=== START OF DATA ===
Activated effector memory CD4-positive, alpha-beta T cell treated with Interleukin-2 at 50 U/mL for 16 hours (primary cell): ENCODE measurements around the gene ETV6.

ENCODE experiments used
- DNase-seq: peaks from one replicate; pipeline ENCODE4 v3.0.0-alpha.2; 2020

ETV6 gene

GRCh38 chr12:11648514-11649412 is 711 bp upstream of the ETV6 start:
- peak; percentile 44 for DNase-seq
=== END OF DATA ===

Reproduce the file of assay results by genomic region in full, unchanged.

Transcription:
Activated effector memory CD4-positive, alpha-beta T cell treated with Interleukin-2 at 50 U/mL for 16 hours (primary cell): ENCODE measurements around the gene ETV6.

ENCODE experiments used
- DNase-seq: peaks from one replicate; pipeline ENCODE4 v3.0.0-alpha.2; 2020

ETV6 gene

GRCh38 chr12:11648514-11649412 is 711 bp upstream of the ETV6 start:
- peak; percentile 44 for DNase-seq